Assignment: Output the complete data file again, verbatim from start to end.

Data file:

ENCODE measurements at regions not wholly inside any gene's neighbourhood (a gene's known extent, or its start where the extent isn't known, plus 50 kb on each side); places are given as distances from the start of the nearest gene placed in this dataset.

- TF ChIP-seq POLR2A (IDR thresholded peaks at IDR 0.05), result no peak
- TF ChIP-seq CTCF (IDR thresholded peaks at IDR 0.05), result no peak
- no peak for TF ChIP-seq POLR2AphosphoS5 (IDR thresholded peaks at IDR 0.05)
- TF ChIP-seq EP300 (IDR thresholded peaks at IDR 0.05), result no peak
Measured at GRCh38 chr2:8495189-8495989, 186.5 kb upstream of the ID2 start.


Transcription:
ENCODE measurements at regions not wholly inside any gene's neighbourhood (a gene's known extent, or its start where the extent isn't known, plus 50 kb on each side); places are given as distances from the start of the nearest gene placed in this dataset.

- TF ChIP-seq POLR2A (IDR thresholded peaks at IDR 0.05), result no peak
- TF ChIP-seq CTCF (IDR thresholded peaks at IDR 0.05), result no peak
- no peak for TF ChIP-seq POLR2AphosphoS5 (IDR thresholded peaks at IDR 0.05)
- TF ChIP-seq EP300 (IDR thresholded peaks at IDR 0.05), result no peak
Measured at GRCh38 chr2:8495189-8495989, 186.5 kb upstream of the ID2 start.